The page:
16. Zemmour’s previous book, Mélancolie française, is a short historical overview which portrays France as a sort of failed empire, which I think is an incorrect view, the revolutionary-Napoleonic episode being an exception, as opposed to being the first and archetypical nation-state. I found Le Suicide a far better work, Zemmour I believe being much more familiar with contemporary history.
17. As an aside, Zemmour quotes a particularly perceptive De Gaulle: “In the victories of Alexander, there is Aristotle” (477). A conqueror’s political œuvre – above and beyond the cruelly ruthless pragmatism of any successful war leader – is inevitably shaped by the ruling intellectual Zeitgeist, by the intellectuals, dead or alive, who have given them their assumptions and values. While Adolf Hitler drew from the German conservative revolutionary and Anglo-American evolutionary thinkers of the day, Napoleon followed the bourgeois Enlightenment. Thus I suspect that had Napoleon defeated England and his vast, largely ethnically-naïve Empire endured, Jews would have risen to the same position of privilege there as they currently enjoy in the United States.
18. A nationalist group.
19. Guillaume Durocher, “The Jew as Citizen: Raymond Aron & Civic Nationalism,” Counter-Currents, November 5, 2014. http://www.counter-currents.com/2014/11/the-jew-as-citizen-part-1/ 
20. During a chance meeting, the francophone Black Nationalist Kemi Seba explained his skepticism of Soralism to me with the following example: Will Soral’s Algerian supporters “die for France” if the French Republic were to go to war with Algeria?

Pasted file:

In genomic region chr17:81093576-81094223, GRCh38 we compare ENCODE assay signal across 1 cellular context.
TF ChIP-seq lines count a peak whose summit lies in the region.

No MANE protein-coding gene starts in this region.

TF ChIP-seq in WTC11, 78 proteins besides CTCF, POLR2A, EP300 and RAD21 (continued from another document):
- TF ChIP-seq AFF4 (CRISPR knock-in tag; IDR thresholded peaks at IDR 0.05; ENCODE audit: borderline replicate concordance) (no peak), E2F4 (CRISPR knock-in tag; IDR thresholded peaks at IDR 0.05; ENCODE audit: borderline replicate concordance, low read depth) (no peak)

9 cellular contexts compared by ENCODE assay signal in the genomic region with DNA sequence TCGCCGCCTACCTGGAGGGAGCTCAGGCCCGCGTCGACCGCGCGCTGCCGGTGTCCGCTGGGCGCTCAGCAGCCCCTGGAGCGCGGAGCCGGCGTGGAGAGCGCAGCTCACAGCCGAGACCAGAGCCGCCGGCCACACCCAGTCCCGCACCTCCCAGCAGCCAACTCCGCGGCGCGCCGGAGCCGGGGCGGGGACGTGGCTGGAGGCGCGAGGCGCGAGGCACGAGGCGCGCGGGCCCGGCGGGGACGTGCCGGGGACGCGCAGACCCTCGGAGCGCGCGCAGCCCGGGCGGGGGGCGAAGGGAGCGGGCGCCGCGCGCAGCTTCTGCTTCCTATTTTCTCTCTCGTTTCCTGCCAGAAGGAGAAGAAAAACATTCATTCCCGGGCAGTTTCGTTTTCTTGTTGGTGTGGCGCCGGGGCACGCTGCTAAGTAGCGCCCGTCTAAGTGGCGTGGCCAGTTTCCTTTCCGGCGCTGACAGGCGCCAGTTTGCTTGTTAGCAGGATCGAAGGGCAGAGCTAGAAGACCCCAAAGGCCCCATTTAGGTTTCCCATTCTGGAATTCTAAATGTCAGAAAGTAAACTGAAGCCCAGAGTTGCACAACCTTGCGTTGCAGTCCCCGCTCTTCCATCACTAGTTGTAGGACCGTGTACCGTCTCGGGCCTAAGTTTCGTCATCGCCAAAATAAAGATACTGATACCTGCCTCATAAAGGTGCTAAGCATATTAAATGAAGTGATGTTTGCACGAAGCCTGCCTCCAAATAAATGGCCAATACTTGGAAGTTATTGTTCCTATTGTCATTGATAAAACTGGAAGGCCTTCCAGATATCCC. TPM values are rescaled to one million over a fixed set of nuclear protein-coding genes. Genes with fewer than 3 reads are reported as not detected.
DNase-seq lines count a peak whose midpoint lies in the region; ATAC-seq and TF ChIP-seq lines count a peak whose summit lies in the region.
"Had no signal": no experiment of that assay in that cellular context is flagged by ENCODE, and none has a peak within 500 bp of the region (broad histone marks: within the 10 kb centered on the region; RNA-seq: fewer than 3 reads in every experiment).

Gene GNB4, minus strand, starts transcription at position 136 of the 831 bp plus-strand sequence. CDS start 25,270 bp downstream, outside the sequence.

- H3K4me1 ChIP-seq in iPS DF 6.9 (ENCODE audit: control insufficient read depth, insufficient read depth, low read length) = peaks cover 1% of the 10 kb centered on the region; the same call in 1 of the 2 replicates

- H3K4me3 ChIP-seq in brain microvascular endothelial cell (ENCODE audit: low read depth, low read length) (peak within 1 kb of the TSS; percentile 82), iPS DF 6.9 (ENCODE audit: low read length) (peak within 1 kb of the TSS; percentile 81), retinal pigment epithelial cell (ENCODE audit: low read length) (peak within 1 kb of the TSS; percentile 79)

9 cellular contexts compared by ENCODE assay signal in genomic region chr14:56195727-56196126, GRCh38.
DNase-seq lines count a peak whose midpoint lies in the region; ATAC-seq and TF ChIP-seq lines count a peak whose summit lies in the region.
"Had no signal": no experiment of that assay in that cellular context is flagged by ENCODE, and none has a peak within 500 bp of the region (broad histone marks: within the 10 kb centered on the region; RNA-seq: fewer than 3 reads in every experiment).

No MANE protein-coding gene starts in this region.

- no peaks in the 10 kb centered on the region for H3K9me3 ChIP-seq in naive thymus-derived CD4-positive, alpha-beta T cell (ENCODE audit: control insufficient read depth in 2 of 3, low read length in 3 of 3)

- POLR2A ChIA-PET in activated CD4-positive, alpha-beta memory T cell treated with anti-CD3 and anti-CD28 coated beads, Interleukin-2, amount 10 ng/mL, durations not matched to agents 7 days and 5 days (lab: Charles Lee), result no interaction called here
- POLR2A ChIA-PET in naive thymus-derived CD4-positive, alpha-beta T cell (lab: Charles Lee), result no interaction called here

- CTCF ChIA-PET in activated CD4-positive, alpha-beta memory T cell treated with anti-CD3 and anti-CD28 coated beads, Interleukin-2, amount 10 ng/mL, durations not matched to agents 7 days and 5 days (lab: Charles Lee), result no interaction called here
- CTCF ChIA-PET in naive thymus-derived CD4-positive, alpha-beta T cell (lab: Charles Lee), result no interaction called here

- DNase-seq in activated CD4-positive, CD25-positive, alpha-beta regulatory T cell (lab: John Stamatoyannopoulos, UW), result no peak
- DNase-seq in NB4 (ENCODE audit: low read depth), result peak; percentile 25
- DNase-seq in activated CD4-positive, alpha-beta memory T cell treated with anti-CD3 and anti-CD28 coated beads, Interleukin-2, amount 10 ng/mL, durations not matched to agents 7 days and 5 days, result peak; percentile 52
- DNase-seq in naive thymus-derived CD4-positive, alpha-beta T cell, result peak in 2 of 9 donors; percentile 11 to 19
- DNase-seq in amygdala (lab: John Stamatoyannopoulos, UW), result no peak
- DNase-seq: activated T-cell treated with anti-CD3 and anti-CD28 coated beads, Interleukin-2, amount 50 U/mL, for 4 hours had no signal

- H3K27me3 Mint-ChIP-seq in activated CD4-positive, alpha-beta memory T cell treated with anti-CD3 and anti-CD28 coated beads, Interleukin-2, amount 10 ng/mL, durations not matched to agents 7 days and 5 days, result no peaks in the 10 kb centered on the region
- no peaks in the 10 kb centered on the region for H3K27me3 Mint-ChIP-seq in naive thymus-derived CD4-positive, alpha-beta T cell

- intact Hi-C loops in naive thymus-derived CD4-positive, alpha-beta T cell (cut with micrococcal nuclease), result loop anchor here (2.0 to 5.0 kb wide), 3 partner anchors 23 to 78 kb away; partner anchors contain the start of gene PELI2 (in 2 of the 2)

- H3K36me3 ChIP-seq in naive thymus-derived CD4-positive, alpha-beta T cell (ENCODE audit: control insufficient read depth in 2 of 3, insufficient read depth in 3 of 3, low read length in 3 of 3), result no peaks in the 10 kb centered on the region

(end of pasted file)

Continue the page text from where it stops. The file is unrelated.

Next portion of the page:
Article printed from Counter-Currents Publishing: http://www.counter-currents.com
URL to article: http://www.counter-currents.com/2015/05/eric-zemmour-on-the-suicide-of-france/
URLs in this post:
 Image: http://www.counter-currents.com/wp-content/uploads/2015/05/Zemmour.jpg
 Zemmour wants to save France for the same reasons Ron Unz wants to save America: http://www.theoccidentalobserver.net/2015/01/towards-kosher-nationalism-4-the-rise-of-eric-zemmour-and-the-case-of-france/
 genuine intra-elite debate: http://www.radixjournal.com/journal/2015/5/12/cracks-in-the-facade
 http://www.theoccidentalobserver.net/2015/05/eric-zemmour-the-rise-of-the-shoah-as-the-official-religion-of-the-french-republic/: http://www.theoccidentalobserver.net/2015/05/eric-zemmour-the-rise-of-the-shoah-as-the-official-religion-of-the-french-republic/
 http://www.theoccidentalobserver.net/2015/05/eric-zemmour-sos-racisme-a-case-study-in-anti-nationalist-jewish-activism/: http://www.theoccidentalobserver.net/2015/05/eric-zemmour-sos-racisme-a-case-study-in-anti-nationalist-jewish-activism/
 http://www.counter-currents.com/2015/02/michel-houellebecq-soumission/: http://www.counter-currents.com/2015/02/michel-houellebecq-soumission/
 http://www.theoccidentalobserver.net/2014/05/as-happy-as-god-in-france-the-state-of-french-jewish-elites-part-1/: http://www.theoccidentalobserver.net/2014/05/as-happy-as-god-in-france-the-state-of-french-jewish-elites-part-1/
 http://www.counter-currents.com/2014/11/the-jew-as-citizen-part-1/: http://www.counter-currents.com/2014/11/the-jew-as-citizen-part-1/
Suicide or Homicide?
Zemmour vs. Soral on the Decline of France
by Guillaume Durocher
Le Suicide français